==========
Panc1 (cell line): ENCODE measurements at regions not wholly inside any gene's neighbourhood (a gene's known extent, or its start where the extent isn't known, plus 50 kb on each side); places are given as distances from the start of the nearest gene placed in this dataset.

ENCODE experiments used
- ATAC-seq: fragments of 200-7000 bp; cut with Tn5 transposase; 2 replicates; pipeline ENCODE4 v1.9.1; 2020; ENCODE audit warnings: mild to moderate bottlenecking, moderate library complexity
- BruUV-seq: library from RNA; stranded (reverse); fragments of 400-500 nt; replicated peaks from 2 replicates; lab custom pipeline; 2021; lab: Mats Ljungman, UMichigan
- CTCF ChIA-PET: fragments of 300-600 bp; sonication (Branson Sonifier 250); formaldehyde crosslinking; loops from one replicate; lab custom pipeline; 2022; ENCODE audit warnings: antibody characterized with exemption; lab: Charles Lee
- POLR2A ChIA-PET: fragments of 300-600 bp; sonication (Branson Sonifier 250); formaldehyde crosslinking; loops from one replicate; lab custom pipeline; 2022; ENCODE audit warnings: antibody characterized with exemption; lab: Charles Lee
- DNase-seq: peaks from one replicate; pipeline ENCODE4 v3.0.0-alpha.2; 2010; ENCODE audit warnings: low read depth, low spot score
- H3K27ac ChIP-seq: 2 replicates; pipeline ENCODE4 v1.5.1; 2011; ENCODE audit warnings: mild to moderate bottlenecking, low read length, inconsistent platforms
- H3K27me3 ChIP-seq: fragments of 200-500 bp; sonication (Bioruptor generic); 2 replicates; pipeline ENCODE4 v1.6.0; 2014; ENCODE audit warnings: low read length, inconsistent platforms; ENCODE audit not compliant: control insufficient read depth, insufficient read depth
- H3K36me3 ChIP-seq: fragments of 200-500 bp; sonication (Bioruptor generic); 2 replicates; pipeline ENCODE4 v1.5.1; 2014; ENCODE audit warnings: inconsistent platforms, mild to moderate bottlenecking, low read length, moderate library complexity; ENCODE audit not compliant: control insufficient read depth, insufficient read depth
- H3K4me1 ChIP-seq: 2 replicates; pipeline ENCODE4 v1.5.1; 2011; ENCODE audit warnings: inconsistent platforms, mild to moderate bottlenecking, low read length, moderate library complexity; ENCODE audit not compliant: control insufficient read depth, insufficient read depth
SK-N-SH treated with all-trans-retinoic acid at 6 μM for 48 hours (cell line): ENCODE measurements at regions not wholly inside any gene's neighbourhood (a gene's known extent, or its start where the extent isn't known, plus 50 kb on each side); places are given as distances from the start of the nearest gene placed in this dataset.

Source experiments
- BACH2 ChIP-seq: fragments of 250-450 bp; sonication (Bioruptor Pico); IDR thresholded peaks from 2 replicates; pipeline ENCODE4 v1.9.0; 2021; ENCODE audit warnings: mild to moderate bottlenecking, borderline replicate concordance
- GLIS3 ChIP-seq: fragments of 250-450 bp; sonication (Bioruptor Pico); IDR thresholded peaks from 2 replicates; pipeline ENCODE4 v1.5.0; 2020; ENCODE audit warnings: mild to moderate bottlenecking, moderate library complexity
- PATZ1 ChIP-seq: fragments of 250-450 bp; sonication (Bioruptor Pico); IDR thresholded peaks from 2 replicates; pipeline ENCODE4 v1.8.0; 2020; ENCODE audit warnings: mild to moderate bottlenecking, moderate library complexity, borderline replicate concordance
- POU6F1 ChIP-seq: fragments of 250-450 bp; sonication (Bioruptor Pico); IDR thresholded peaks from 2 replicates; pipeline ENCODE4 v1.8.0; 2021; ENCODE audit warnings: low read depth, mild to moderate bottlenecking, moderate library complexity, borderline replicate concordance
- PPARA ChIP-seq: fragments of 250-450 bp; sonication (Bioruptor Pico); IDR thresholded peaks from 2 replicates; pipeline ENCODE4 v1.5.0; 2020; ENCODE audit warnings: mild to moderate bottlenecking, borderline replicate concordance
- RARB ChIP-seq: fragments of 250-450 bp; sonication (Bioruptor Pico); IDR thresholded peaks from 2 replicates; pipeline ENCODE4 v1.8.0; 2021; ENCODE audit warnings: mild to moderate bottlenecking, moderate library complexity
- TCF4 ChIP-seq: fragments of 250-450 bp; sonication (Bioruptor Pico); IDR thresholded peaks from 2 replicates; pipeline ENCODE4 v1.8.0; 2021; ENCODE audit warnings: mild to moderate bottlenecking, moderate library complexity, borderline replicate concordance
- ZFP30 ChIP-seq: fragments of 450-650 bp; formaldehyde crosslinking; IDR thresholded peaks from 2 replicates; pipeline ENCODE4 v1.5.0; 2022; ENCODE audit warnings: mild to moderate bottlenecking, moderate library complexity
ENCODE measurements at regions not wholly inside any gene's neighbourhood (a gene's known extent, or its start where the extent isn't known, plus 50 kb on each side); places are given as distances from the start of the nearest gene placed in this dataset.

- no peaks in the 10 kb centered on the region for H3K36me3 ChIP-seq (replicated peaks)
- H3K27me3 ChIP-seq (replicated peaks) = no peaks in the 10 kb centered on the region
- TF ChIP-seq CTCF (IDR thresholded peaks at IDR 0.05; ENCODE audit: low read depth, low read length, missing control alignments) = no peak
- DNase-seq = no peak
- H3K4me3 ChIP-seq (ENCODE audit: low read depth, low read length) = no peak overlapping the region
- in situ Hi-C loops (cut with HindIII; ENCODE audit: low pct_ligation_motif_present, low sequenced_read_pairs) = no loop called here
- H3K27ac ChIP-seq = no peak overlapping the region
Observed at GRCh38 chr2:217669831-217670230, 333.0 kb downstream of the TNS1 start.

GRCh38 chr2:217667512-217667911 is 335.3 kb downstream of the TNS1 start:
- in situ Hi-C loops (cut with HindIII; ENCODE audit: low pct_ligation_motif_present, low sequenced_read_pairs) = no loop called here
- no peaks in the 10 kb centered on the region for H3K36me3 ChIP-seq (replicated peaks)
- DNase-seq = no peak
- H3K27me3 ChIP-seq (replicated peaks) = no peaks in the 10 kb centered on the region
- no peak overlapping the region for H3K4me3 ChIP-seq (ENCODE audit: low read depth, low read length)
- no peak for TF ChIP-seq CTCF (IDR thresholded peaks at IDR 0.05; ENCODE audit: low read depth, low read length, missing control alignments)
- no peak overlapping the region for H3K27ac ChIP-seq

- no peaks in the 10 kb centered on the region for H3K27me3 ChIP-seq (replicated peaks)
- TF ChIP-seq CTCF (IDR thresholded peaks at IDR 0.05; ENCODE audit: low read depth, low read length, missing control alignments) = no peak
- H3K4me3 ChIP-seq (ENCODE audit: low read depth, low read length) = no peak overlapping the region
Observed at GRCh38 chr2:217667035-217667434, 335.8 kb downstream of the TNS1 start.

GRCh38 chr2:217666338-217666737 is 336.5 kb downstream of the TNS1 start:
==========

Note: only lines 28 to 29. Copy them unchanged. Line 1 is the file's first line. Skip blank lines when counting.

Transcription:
- in situ Hi-C loops (cut with HindIII; ENCODE audit: low pct_ligation_motif_present, low sequenced_read_pairs) = no loop called here
- H3K27ac ChIP-seq = no peak overlapping the region